Artistic Influences on Anglo-Saxon Coinage

There are three sources of influence on the designs of the coins that stand out: Roman coins recovered from the soil in Anglo-Saxon times; contemporary Continental coin issues; and Germanic or indigenous art forms which in most cases have not survived in any other form. (The coins below are not shown to scale.)

Roman Coinage

Busts

Image["Anglo-Saxon gold solidus, mid-seventh century, lent by Dr Stewart Lyon"]

Anglo-Saxon gold solidus, mid-seventh century. The obverse imitates gold solidi of the late-fourth century. Lent by Dr Stewart Lyon.

Image["Gold solidus of Emperor Constantine I, Nicomedia, 335 A. D., on loan from Emmanuel College"]

Prototype: gold solidus of Emperor Constantine I (307-37), Nicomedia, 335 A. D. CM.EM.61-R, Emmanuel College Collection.

Two Emperors

Image["Anglo-Saxon gold shilling, c. 660, CM.1562-2007, De Wit Collection"]

Anglo-Saxon gold shilling, c. 660, Two Emperors type. CM.1562-2007, De Wit Collection.

Image["Gold solidus of Emperor Magnus Maximus, London, 383X88 A. D., CM.RI.1863-R"]

Prototype: gold solidus of Emperor Magnus Maximus (383-88), London. CM.RI.1863-R.

Wolf and Twins

A she-wolf suckling Romulus and Remus, the traditional founders of Rome in the 8th century B. C.

Image["Silver early penny, Series V, c. 720-30, CM.1977-2007, De Wit Collection"]

Silver early penny, Series V, c. 720-30. CM.1977-2007, De Wit Collection.

Image["Bronze coin of Emperor Constantine I, Urbs Roma type, Trier, 330-1 A. D., on loan from Gonville & Caius College"]

Prototype: bronze coin of Emperor Constantine I (307-37), Urbs Roma type, Trier, 330-31 A. D. CM.CA.603-R, Gonville & Caius College Collection.

Contemporary Continental coinage

Merovingian

The Merovingian kings of the Franks ruled the territories across the Channel from the Anglo-Saxons until their replacement by the Carolingian dynasty in 751.

Image["Gold tremissis of King Eadbald of Kent, London, c. 630, lent by Lord Stewartby"]

Gold tremissis of Eadbald King of Kent (604-40), London, c. 630, reading AVDVARLÐ REGES (King Eadbald). Lent by Lord Stewartby.

Image["Gold Merovingian tremissis, 'Saxsebacio' mint by the moneyer 'Ciuncelus', 600-30, Grierson Collection"]

Prototype: gold Merovingian tremissis, unlocated mint 'Saxsebacio' by moneyer 'Ciuncelus', 600-30. PG.10720, Grierson Collection.

Carolingian

Image["Silver penny of King Coenwulf of Mercia, London, 796-821, Blunt Collection"]

Silver penny of King Coenwulf of Mercia (796-821), London, 796-821. The portrait is probably copied from contemporary coins of Emperor Louis the Pious, which were in turn inspired by Roman coin portraits. CM.1.162-1990, Blunt Collection.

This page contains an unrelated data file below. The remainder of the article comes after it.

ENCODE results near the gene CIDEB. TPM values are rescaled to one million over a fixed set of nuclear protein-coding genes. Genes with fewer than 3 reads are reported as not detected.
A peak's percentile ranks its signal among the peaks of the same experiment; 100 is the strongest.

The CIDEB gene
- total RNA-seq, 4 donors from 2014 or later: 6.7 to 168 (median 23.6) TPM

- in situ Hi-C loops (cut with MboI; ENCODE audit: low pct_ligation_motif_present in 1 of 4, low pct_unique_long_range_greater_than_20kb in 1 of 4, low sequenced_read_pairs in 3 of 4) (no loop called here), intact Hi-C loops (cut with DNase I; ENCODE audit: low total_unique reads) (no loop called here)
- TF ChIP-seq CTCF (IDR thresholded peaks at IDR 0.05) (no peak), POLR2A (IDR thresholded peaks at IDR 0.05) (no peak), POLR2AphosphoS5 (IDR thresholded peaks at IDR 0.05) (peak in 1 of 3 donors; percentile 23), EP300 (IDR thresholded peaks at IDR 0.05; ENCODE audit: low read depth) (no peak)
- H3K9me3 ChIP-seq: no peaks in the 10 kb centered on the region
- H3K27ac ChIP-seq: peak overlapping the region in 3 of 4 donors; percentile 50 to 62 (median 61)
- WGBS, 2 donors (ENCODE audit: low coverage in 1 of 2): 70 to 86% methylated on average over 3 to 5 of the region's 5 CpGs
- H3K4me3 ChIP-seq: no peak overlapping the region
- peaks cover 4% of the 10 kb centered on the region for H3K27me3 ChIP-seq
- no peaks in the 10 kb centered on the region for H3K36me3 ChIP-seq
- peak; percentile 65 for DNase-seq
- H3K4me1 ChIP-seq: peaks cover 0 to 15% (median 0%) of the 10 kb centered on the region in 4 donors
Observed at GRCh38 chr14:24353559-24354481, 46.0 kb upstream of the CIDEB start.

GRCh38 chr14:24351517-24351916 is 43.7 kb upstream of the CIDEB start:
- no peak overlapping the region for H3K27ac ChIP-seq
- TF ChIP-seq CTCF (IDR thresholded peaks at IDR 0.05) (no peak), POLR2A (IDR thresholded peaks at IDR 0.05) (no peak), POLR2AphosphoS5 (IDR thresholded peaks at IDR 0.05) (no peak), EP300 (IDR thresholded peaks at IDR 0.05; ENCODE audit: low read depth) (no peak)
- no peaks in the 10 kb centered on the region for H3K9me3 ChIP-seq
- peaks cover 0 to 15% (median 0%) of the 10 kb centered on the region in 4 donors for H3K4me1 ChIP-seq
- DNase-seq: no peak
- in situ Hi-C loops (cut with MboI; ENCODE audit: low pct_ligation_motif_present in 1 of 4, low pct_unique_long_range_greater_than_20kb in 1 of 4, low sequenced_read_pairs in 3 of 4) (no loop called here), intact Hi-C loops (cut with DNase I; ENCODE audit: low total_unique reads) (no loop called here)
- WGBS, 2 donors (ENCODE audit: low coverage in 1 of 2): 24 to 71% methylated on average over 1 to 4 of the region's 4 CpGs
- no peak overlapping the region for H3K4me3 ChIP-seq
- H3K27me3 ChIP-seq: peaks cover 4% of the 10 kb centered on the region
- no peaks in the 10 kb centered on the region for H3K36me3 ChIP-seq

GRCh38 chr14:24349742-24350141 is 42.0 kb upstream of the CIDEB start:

Image["Gold solidus of Louis the Pious, uncertain mint, 816X19, Grierson Collection"]

Prototype: gold solidus of Emperor Louis the Pious (814-40) in a filigree frame, uncertain mint (perhaps Aachen), 816-19. PG.8162, Grierson Collection.

Germanic or Insular Art

Backward-looking beasts

Image["Silver early penny, Series Q1g, c. 725-40; CM.1885-2007, De Wit Collection"]

Silver early penny, Series Q1g, c. 725-40. CM.1885-2007, De Wit Collection.

Image["Detail from seventh-century gold bracteate pendant"]

Detail of a gold bracteate pendant, seventh century, bearing Style II animals of which one shown here. M.63-1904, from excavations at King's Field, Faversham. Not to scale.

Standing figures

Image["Silver early penny, Series W, c. 700-15; CM.1635-2007, De Wit Collection"]

Silver early penny, Series W, c. 700-15, bearing picture of man in beard and tunic carrying two crosses. CM.1635-2007, De Wit Collection.

Image["Silver early penny, Series N, c. 715-25; CM.1863-2007, De Wit Collection"]

Silver early penny, Series N, c. 715-25. CM.1863-2007, De Wit Collection

Facing busts

Image["Silver early penny, Series Q1g, c. 725-40; CM.1890-2007, De Wit Collection"]

Silver early penny, Series Q1g, c. 725-40, bearing facing bust. CM.1890-2007, De Wit Collection.

Image["Silver early penny, Series Z, c. 715-20; CM.1614-2007, De Wit Collection"]

Silver early penny, Series Z, c. 715-20; the bearded and moustached face contrasts with the clean-shaven appearance of the previous coin. CM.1614-2007, De Wit Collection.

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